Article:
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Applying the Lessons of SARS to Pandemic Influenza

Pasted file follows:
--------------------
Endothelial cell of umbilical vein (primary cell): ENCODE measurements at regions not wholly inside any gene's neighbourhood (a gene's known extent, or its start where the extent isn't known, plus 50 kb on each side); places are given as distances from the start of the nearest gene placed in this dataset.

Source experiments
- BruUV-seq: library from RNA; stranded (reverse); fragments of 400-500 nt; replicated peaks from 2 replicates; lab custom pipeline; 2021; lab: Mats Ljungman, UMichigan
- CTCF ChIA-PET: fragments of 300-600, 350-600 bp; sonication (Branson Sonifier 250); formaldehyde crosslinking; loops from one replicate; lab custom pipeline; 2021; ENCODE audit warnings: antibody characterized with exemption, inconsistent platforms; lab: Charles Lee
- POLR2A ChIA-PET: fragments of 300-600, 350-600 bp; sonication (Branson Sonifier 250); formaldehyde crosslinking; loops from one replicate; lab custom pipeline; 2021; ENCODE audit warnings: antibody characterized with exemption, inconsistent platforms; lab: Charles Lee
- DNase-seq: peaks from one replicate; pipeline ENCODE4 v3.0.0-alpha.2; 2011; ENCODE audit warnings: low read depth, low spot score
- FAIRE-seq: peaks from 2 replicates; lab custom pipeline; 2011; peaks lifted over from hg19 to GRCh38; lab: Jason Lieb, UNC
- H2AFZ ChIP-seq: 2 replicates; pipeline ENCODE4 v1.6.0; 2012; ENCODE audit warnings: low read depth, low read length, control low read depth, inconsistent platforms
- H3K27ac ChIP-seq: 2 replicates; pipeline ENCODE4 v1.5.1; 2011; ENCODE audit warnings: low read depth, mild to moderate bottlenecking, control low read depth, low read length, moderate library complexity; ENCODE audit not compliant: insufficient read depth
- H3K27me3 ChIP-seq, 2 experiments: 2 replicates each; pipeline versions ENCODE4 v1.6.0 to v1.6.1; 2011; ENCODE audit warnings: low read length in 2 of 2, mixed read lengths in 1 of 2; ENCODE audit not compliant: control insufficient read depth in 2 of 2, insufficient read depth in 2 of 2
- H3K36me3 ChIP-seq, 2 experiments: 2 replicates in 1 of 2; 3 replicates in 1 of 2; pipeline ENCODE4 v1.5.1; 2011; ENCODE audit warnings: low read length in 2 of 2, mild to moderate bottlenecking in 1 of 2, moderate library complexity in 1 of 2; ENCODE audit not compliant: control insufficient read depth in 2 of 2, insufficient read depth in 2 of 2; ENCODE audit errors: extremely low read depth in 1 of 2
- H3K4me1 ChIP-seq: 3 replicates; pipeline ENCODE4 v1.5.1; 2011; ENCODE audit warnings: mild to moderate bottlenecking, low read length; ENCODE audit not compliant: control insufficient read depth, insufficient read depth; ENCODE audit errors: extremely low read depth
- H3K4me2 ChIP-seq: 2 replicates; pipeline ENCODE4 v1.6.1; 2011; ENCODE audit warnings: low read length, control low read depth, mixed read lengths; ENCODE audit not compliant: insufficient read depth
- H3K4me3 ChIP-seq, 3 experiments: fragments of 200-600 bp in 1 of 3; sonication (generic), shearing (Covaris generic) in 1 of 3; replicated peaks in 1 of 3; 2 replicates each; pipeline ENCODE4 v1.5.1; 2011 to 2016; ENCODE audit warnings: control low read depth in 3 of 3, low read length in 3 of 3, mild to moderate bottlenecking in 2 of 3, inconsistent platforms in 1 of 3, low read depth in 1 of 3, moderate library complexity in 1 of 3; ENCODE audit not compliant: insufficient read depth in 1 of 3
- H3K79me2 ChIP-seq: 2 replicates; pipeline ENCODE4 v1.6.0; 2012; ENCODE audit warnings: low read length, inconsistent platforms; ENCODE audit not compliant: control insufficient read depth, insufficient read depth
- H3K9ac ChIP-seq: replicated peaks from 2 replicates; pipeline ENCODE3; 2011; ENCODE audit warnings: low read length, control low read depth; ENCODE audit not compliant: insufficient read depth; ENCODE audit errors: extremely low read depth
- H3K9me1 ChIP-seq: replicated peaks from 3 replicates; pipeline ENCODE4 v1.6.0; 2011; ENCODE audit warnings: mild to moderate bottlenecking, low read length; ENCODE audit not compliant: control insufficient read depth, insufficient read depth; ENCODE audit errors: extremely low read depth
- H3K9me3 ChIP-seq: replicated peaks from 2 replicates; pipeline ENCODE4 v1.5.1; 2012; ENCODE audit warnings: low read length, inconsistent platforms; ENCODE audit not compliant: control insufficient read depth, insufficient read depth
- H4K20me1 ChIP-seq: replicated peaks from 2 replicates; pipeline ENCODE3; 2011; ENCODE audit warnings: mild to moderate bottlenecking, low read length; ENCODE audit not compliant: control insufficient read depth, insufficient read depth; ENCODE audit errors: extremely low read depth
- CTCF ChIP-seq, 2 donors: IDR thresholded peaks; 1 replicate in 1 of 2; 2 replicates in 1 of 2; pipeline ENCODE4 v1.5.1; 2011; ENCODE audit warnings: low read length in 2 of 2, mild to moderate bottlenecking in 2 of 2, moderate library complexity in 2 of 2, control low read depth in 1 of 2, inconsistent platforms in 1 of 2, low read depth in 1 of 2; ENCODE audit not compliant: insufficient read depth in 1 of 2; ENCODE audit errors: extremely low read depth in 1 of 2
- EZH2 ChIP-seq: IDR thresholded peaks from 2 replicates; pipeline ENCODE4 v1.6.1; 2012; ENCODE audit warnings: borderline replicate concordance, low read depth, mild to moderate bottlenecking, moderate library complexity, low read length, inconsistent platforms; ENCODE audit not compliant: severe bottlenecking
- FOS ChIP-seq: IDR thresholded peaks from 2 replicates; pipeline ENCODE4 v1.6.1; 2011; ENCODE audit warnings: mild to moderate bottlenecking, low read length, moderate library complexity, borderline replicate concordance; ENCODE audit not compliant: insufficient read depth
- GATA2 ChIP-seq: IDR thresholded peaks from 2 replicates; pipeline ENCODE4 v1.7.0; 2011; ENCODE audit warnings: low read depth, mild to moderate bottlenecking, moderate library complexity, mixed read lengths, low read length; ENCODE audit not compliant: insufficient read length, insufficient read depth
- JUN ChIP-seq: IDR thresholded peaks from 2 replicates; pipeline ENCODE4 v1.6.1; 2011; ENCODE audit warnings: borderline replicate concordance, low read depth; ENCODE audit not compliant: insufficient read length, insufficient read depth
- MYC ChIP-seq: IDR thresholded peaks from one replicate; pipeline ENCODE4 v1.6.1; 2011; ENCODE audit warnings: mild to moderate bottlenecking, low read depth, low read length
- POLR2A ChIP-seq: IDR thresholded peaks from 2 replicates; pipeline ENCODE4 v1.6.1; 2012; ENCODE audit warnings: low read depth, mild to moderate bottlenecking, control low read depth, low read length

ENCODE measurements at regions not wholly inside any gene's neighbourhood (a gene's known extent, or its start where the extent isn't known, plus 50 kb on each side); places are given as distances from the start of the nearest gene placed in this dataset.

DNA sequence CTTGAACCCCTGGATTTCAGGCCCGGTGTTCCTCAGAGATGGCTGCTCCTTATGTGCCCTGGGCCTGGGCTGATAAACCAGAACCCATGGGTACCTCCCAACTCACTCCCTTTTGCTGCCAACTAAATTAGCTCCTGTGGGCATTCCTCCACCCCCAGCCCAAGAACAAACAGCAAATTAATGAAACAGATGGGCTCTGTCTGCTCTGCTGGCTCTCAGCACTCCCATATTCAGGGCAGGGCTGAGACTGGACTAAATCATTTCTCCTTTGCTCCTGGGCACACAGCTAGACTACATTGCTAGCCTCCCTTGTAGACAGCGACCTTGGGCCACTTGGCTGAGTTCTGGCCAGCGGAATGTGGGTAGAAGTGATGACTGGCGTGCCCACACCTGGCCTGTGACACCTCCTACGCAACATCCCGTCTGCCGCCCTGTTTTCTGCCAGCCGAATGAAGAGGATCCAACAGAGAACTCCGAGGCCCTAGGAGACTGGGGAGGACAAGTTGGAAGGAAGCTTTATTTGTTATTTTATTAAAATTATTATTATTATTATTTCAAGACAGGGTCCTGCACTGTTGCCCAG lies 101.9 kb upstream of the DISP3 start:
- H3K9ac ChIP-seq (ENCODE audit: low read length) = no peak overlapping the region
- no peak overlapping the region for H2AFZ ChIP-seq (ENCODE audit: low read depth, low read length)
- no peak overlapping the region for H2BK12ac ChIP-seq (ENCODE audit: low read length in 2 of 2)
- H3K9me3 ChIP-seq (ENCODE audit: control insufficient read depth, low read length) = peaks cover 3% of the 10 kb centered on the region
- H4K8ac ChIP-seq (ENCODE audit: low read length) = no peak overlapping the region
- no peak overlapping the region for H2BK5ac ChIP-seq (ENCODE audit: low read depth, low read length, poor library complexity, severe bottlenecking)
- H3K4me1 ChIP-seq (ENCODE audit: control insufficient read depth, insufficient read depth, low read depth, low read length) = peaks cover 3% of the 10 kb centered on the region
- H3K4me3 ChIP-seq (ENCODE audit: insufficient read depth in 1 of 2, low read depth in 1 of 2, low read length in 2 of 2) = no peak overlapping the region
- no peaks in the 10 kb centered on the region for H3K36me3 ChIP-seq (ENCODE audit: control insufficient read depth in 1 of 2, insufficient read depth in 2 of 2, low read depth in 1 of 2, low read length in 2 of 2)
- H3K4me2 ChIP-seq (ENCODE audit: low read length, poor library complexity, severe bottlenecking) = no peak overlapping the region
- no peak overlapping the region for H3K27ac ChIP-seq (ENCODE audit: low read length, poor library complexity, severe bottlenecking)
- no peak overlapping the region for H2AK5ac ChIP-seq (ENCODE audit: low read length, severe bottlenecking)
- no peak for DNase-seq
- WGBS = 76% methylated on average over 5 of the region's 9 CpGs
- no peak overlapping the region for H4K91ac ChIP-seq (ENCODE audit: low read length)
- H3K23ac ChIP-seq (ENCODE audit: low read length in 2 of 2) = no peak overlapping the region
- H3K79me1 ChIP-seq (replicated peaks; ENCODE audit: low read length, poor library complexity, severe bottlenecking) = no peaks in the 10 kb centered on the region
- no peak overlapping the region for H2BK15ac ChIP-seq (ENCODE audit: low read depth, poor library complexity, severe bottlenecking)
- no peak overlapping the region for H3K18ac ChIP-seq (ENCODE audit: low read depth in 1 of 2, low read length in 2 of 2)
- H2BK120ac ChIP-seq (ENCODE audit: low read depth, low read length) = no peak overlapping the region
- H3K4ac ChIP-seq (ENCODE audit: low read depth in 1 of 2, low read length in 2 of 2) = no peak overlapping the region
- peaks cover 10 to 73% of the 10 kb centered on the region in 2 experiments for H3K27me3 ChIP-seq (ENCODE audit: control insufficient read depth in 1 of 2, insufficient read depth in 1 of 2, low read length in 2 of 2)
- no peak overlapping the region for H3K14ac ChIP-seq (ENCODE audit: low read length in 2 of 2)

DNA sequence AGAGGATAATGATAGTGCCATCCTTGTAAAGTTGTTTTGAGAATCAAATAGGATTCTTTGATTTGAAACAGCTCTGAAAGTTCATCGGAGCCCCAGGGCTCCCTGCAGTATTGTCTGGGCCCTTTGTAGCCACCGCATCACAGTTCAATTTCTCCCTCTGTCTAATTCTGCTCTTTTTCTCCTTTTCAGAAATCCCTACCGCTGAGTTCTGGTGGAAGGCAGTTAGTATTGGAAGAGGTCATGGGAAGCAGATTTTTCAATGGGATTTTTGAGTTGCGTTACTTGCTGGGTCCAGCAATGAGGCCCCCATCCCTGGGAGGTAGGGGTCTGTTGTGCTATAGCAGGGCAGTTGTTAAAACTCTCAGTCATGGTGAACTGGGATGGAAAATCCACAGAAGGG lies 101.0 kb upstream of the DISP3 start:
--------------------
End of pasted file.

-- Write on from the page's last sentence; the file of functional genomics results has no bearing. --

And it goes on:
Applying the Lessons of SARS to Pandemic Influenza COMMENTARY he Severe Acute Respiratory Syndrome (SARS) outbreak Applying the Lessons of SARS to Tdemonstrated that an extraordinary infectious outbreak causes enduring stress Pandemic Influenza 1 in healthcare workers. Currently, health- care organizations are preparing for an An Evidence-based Approach to Mitigating the Stress influenza pandemic. While the occur- Experienced by Healthcare Workers rence of pandemic influenza is considered 1 1 inevitable, neither the timing nor the Robert G. Maunder, MD Nathalie Peladeau, RN, MSc 1 1 severity of the next pandemic can be pre- Molyn Leszcz, MD Donna Romano, RN, MSc 2 1 dicted. A severe pandemic would cause Diane Savage, MSW Marci Rose, OT Reg. (Ont.), OTR high mortality, high healthcare demands, 3 4 Mary Anne Adam Rabbi Bernard Schulman high absenteeism among healthcare work- ABSTRACT ers, rationing of basic healthcare supplies 2,3 and extraordinary stress. Under such cir- We describe an evidence-based approach to enhancing the resilience of healthcare workers in cumstances, the healthcare system could preparation for an influenza pandemic, based on evidence about the stress associated with not afford a further loss of professionals working in healthcare during the SARS outbreak. SARS was associated with significant long-term stress in healthcare workers, but not with increased mental illness. Reducing pandemic-related due to the effects of stress. The purpose of stress may best be accomplished through interventions designed to enhance resilience in this review is to provide an evidence-based psychologically healthy people. Applicable models to improve adaptation in individuals include approach to reducing healthcare workers’ Folkman and Greer’s framework for stress appraisal and coping along with psychological first aid. distress by building resilience prior to the Resilience is supported at an organizational level by effective training and support, development of pandemic. material and relational reserves, effective leadership, the effects of the characteristics of “magnet hospitals,” and a culture of organizational justice. Evidence supports the goal of developing and The stressful impact of SARS on maintaining an organizational culture of resilience in order to reduce the expected stress of an healthcare workers influenza pandemic on healthcare workers. This recommendation goes well beyond the provision The SARS outbreak was associated with of adequate training and counseling. Although the severity of a pandemic is unpredictable, this clinically significant distress in a third to effort is not likely to be wasted because it will also support the health of both patients and staff in 4-7 half of healthcare workers. Greater dis- normal times. tress was associated with quarantine, Key words: Health personnel; communicable diseases; stress, psychological; organizational treating colleagues with SARS, fear of culture; disaster planning 7,10,11 contagion, concern for family 6,11,12 7,11 RÉSUMÉ health, job stress, interpersonal iso- 7,11 7,8,13 lation, and perceived stigma. Two À la lumière des données sur le stress associé au travail dans le domaine des soins de santé aspects of these healthcare workers’ experi- pendant la crise du SRAS, nous décrivons une approche fondée sur les preuves qui vise à ence distinguish the stress of an infectious améliorer la résilience des travailleurs de la santé en prévision d’une pandémie de grippe. Le SRAS a été associé à un niveau significatif de stress de longue durée chez les travailleurs de la disease from other disasters. First, SARS santé, mais pas à une hausse des maladies mentales. Le meilleur moyen de réduire le stress en experience contributed to social isolation cas de pandémie serait de prendre des mesures pour améliorer la résilience des personnes for several reasons: infection control proce- saines sur le plan psychologique. Entre autres modèles intéressants pour améliorer la résilience, dures increased interpersonal distance; citons le cadre d’évaluation et d’adaptation au stress de Folkman et Greer, assorti de premiers stigma and interpersonal avoidance dimin- soins psychologiques. À l’échelle organisationnelle, la résilience est assurée par une formation ished social and community interaction; et un soutien efficaces, la constitution de réserves matérielles et relationnelles, un leadership and being assigned to unfamiliar work efficace, les avantages attribuables aux « hôpitaux-aimants » et une culture de justice 7,12 groups reduced collegial interaction. organisationnelle. Il est prouvé que la création et l’entretien d’une culture organisationnelle de Second, while family support usually résilience sont des objectifs valables si l’on veut réduire le stress attendu d’une pandémie de buffers stress, healthcare workers with chil- grippe sur les travailleurs de la santé. Cette recommandation va plus loin que la simple dren experienced higher levels of distress prestation d’une formation et d’un counseling adéquats. Il est impossible de prédire la gravité d’une pandémie, mais les efforts recommandés ne seront pas vains, car ils favoriseront aussi la during SARS, presumably due to the per- santé des patients et du personnel en temps normal. ceived risk of infecting loved ones and concerns about caring for children if the Mots clés : personnel médical et paramédical; maladies transmissibles; stress psychologique; parent is ill. culture organisationnelle; planification antisinistre Two years after the outbreak’s resolu- 1. Department of Psychiatry, Mount Sinai Hospital, Faculty of Medicine, University of Toronto, tion, healthcare workers in hospitals that Toronto, ON treated SARS patients had significantly 2. Department of Social Work, Mount Sinai Hospital 3. Department of Occupational Health & Safety, Mount Sinai Hospital elevated rates of signs of chronic stress 4. Director of Chaplaincy Services, Mount Sinai Hospital compared to workers in other similar hos- Correspondence and reprint requests: Dr. R.G. Maunder, Department of Psychiatry, Mount Sinai pitals. These included professional Hospital, 600 University Ave., Room 915, Toronto, ON M5G 1X5, Tel: 416-586-4800, ext. 3200, Fax: 416-586-8654, E-mail: rmaunder@mtsinai.on.ca burnout (30 vs. 19%), depressive and anx- Acknowledgement: The authors thank Dr. Allison McGeer for her contributions regarding infection iety symptoms (45 vs. 30%), increased control protocols. 486 REVUE CANADIENNE DE SANTÉ PUBLIQUE VOLUME 99, NO. 6 PANDEMIC STRESS IN HEALTHCARE WORKERS smoking, drinking or problem behaviour Fostering individual resilience tribute to individual resilience, however, (21 vs. 8%) and missing 4 or more work Resilience is the ability to reduce the effect by buffering workplace stressors during shifts over 4 months due to stress or illness of a distressing event by anticipation and and after a crisis. It is a key task of pre- (22 vs. 13%). Importantly, healthcare preparation or to “bounce back” once it pandemic preparation. workers in affected hospitals were more has occurred. Two evidence-based Organizational resilience depends on likely to have decreased face-to-face con- approaches to individual resilience are par- establishing reserves prior to crises. tact with patients (17 vs. 8%) and ticularly apt for pandemic preparation. Pandemic plans note the need for material 3,21,22 decreased work hours (9 vs. 2%) following Folkman and Greer’s framework for main- reserves (e.g., stockpiles of supplies). SARS. However, rates of depression, post- taining psychological well-being during Additionally, business models of resilience traumatic stress disorder or other mental serious illness describes a sequence of emphasize the value of back-up plans and illness were not elevated. Thus, long-term appraisal and coping processes that are succession plans, a culture of flexibility and 23,24 effects of SARS were common but were designed to recover positive emotions and the central role of effective leadership. predominantly in the range of subsyndro- effective adaptation. They describe a Evidence from the SARS outbreak rein- mal stress response syndromes. This should sequential approach to coping that is forces the importance of effective train- shift thinking about reducing pandemic- experience-near for many healthcare work- ing. This may include training in skills related stress away from models of clinical ers: problem solving for events that are that will be required when adaptation to intervention for mental health problems appraised to be within one’s control, the pandemic requires staff to work outside and towards models of adaptation and emotion-based coping to enhance support of their usual area of familiarity, and may resilience in psychologically healthy people. and reduce isolation, and meaning-based also include training in psychological first Mediators of long-term SARS stress coping for events that are unresolved and aid and coping. In SARS, psychosocial could become targets for interventions. cause persistent distress after problem- support was far more effective when pro- Chronic stress was lower in workers with focused efforts. This framework facilitates vided in the context of trusted pre-existing longer healthcare experience and in those flexibility, acknowledging that distress and relationships. We advocate building rela- who felt effectively trained and supported coping are highly individual and depend tional reserves prior to the pandemic, by by their hospital. Greater chronic stress on experience, values and expectations. It which we refer to supportive, collaborative, was reported by workers who coped using also facilitates discussion of the strengths interdisciplinary relationships which can strategies of avoidance and self-blame. and weaknesses of various approaches to provide the basis for formal and informal coping, and the evidence that coping support during a crisis. Healthcare organi- Key differences between SARS and through escape-avoidance and self-blame zations may also benefit from the recovery- pandemic influenza are maladaptive in healthcare workers enhancing power that flows from a shared 14 24 The stress of pandemic influenza will differ responding to infectious disease. sense of moral purpose, such as a shared from SARS because of the inability to con- The second approach that we advocate is dedication to caring for the sick. tain pandemic influenza through infection psychological first aid, an evidence-based Two evidence-supported constructs are control procedures, the potential difference approach to facilitating resilience immedi- particularly applicable to building a culture in scale and severity, and the opportunity ately after trauma. Healthcare workers can of organizational resilience. First, magnet to prepare for a pandemic. SARS was a learn psychological first aid without any hospitals, originally identified by their abil- nosocomial infection with minimal com- prior mental health education. ity to recruit and retain nursing staff more munity transmission and minimal infec- Furthermore, learning to support others effectively than neighbouring hospitals, are tious transmission prior to the onset of may also enhance the resilience of the characterized by decentralized decision- symptoms. Infection control procedures provider. As with Folkman and Greer’s making by caregivers, a nurse among the were key aspects of containing the out- model, psychological first aid does not hospital executive, flexible scheduling, break. Influenza, on the other hand, is pathologize people who are stressed by investment in continuing education and readily transmitted before the onset of clin- extraordinary events. Rather, it assumes unit-level self-government. Magnet hos- ical illness and is prone to mutations that that those who are stressed are competent pitals tend to have lower patient favour the virus’s survival. Thus, pandemic and are able to determine whether or not mortality, and also have lower rates of influenza will be a community-acquired they wish or need assistance. It teaches a burnout among staff. The characteristics disease. This difference may reduce some respectful approach to reducing distress of magnet hospitals echo the findings that of the isolation that was experienced by through enhancing safety and comfort, health is negatively affected by high healthcare workers in SARS due to quaran- helping survivors of trauma to identify demand/low control occupations and 28,29 tine, reduced social contact within the hos- their needs, providing information and effort-reward imbalance. While SARS pital and stigma. In a severe pandemic, facilitating social connection. experience teaches that decentralized decision- however, the benefit of reduced isolation making may need to give way to hierarchi- will be outweighed by the burden of the Fostering organizational resilience cal structures during a crisis, we expect scale of disease. Thus, it is important to The resilience of healthcare organizations that the resilience associated with the cul- fully exploit our opportunity to plan effec- is influenced by factors beyond the ture of magnet hospitals will aid staff in tively and implement resilience-enhancing resilience of people within the organiza- their recovery from the strain of such measures before the pandemic occurs. tion. Organizational resilience may con- adjustments after the pandemic has passed. NOVEMBER – DECEMBER 2008 CANADIAN JOURNAL OF PUBLIC HEALTH 487 PANDEMIC STRESS IN HEALTHCARE WORKERS 15. Lancee WJ, Maunder RG, Goldbloom DS, The Second, organizational justice describes REFERENCES co-authors of the Impact of SARS Study. The prevalence of mental disorders in Toronto hospi- two further characteristics of large organi- 1. Maunder R, Hunter J, Vincent L, Bennett J, tal workers one to two years after SARS. zations that are associated with greater Peladeau N, Leszcz M, et al. The immediate psy- Psychiatric Services 2008;59:91-95. chological and occupational impact of the 2003 physical well-being among employees. 16. Low DE. Why SARS will not return: A polemic. SARS outbreak in a teaching hospital. CMAJ CMAJ 2004;170(1):68-69. Organizational justice includes the degree 2003;168(10):1245-51. 17. National Advisory Committee on SARS and to which supervisors take their employees’ 2. World Health Organization. Pandemic Public Health. Learning from SARS: Renewal of Preparedness. Geneva, 2005. Available online at: Public Health in Canada. Ottawa: Government viewpoints into account, suppress their http://www.who.int/csr/disease/influenza/pande of Canada, 2003. own biases and deal with subordinates in a mic/en.index.html (Accessed July 3, 2007). 18. U.S. Dept. of Homeland Security. Pandemic 3. Public Health Agency of Canada. Canadian fair and truthful manner (relational jus- Influenza Preparedness, Response, and Reovery Pandemic Influenza Plan, 2004. Available online Guide for Critical Infrastructure and Key tice), and fairness in formal decision- at: http://www.phac-aspc.gc.ca/cpip-pclcpi/.html Resources. Government of the United States of (Accessed November 3, 2006). making procedures (decisional justice). America, 2006. Available online at: 4. Tam CW, Pang EP, Lam LC, Chiu HF. Severe www.pandemicflu.gov/plan/pdf/cikrpandemicinfl Thus, organizational goals that serve the acute respiratory syndrome (SARS) in Hong uenzaguide.pdf (Accessed October 12, 2007). interests of both patients and staff during Kong in 2003: Stress and psychological impact 19. Folkman S, Greer S. Promoting psychological among frontline healthcare workers. Psychol Med normal functioning may also build rela- well-being in the face of serious illness: When 2004;34(7):1197-204. theory, research and practice inform each other. tional reserves which bolster resilience in 5. Chan AO, Huak CY. Psychological impact of the Psychooncology 2000;9:11-19. 2003 severe acute respiratory syndrome outbreak the face of a severe pandemic. 20. Brymer M, Layne C, Pynoos R, Ruzek J, on health care workers in a medium size regional Steinberg A, Vernberg E, et al. The Psychological general hospital in Singapore. Occup Med (Lond) First Aid Field Operations Guide, Second ed. CONCLUSION 2004;54(3):190-96. Terrorism and Disaster Branch, National Child 6. Nickell LA, Crighton EJ, Tracy CS, Al Enazy H, Traumatic Stress Network, National Center for Bolaji Y, Hanjrah S, et al. Psychosocial effects of PTSD, 2006. Available online at: Preparing for pandemic influenza requires SARS on hospital staff: Survey of a large tertiary www.ncptsd.va.gov/ncmain/ncdocs/manuals/ care institution. CMAJ 2004;170(5):793-98. attention to hospital processes at both a PFA_2ndEditionwithappendices.pdf (Accessed 7. Maunder RG, Lancee WJ, Rourke S, Hunter JJ, September 17, 2007). macro- and a micro-level, and attention to Goldbloom D, Balderson K, et al. Factors associ- 21. Toronto Academic Health Sciences Network. ated with the psychological impact of severe acute both individual and organizational charac- Pandemic Influenza Planning Guidelines, 2006. respiratory syndrome on nurses and other hospi- Available online at: http://portal.sw.ca/tahsn/ teristics. The evidence supports planning tal workers in Toronto. Psychosomatic Med default.aspx (Accessed October 6, 2006). that goes well beyond the provision of ade- 2004;66(6):938-42. 22. National Strategy for Pandemic Influenza. 8. Bai Y, Lin CC, Lin CY, Chen JY, Chue CM, quate training and counseling. Indeed, the Washington, DC: Homeland Security Council, Chou P. Survey of stress reactions among health Government of the United States, 2005. evidence supports the much broader goal care workers involved with the SARS outbreak. 23. Hamel G, Valikangas L. The quest for resilience. Psychiatr Serv 2004;55(9):1055-57. of maintaining an organizational culture of Harv Bus Rev 2003;81(9):52-63, 131. 9. Grace SL, Hershenfield K, Robertson E, Stewart 24. Freeman SF, Hirschorn L, Maltz M. The power resilience. This effort will not be wasted, DE. Factors affecting perceived risk of contract- of moral purpose: Sandler O’Neill & Partners in regardless of the timing and severity of the ing severe acute respiratory syndrome among aca- the aftermath of September 11, 2001. demic physicians. Infect Control Hosp Epidemiol Organization Development J 2004;22(4):69-79. next pandemic, because both patients and 2004;25(12):1111-13. 25. Aiken LH, Clarke SP, Sloane DM. Hospital staff will be healthier in a resilient hospital 10. Ho SM, Kwong-Lo RS, Mak CW, Wong JS. staffing, organization, and quality of care: Cross- Fear of severe acute respiratory syndrome (SARS) even during times of normal function. national findings. Int J Quality Health Care among health care workers. J Consult Clin Psychol 2002;14(1):5-13. The complexity of preparing for a pan- 2005;73(2):344-49. 26. Aiken LH, Smith HL, Lake ET. Lower Medicare demic and the inherent value of building 11. Wong TW, Yau JK, Chan CL, Kwong RS, Ho mortality among a set of hospitals known for SM, Lau CC, et al. The psychological impact of good nursing care. Med Care 1994;32(8):771-87. and maintaining inter-professional rela- severe acute respiratory syndrome outbreak on 27. Aiken LH, Clarke SP, Sloane DM, Sochalski J, tionships argue for pandemic planning healthcare workers in emergency departments Silber JH. Hospital nurse staffing and patient and how they cope. Eur J Emerg Med through organization-wide collaboration. mortality, nurse burnout, and job dissatisfaction. 2005;12(1):13-18. JAMA 2002;288(16):1987-93. Planning to reduce psychosocial stress 12. Maunder R, Lancee WJ, Rourke SB, Hunter J, 28. Johnson JV, Hall EM. Job strain, work place Goldbloom DS, Petryshen PM, et al. The experi- should involve representatives from psychi- social support, and cardiovascular disease: A ence of the 2003 SARS outbreak as a traumatic cross-sectional study of a random sample of the atry, psychology, nursing, social work, stress among frontline healthcare workers in Swedish working population. Am J Public Health chaplaincy, employee health, communica- Toronto: Lessons learned. In: McLean AR, May 1988;78(10):1336-42. 21 RM, Pattison J, Weiss RA (Eds.), SARS: A Case tions and hospital administration. The 29. Siegrist J. Adverse health effects of high- Study in Emerging Infections. Oxford: Oxford effort/low-reward conditions. J Occup Health important links between psychosocial University Press, 2005;96-106. Psychol 1996;1(1):27-41. 13. Verma S, Mythily S, Chan YH, Deslypere JP, resilience and other aspects of pandemic 30. Kivimaki M, Ferrie JE, Head J, Shipley MJ, Teo EK, Chong SA. Post-SARS psychological Vahtera J, Marmot MG. Organisational justice planning (e.g., infection control, human morbidity and stigma among general practition- and change in justice as predictors of employee resources, and risk communication) also ers and traditional Chinese medicine practition- health: The Whitehall II study. J Epidemiol ers in Singapore. The Annals, Academy of Community Health 2004;58(11):931-37. benefit from a broad-based planning Medicine, Singapore 2004;33(6):743-48. process. Experience with SARS has provid- 14. Maunder RG, Lancee WJ, Balderson KE, Received: November 1, 2007 Bennett JP, Borgundvaag B, Evans S, et al. Long- ed valuable insight into what to expect Accepted: April 21, 2008 term psychological and occupational effects of from pandemic influenza and how we can providing hospital healthcare during SARS out- best prepare healthcare workers. break. Emerg Infect Dis 2006;12:1924-32. 488 REVUE CANADIENNE DE SANTÉ PUBLIQUE VOLUME 99, NO. 6 http://www.deepdyve.com/assets/images/DeepDyve-Logo-lg.png Canadian Journal of Public Health = Revue Canadienne de Santé Publique Pubmed Central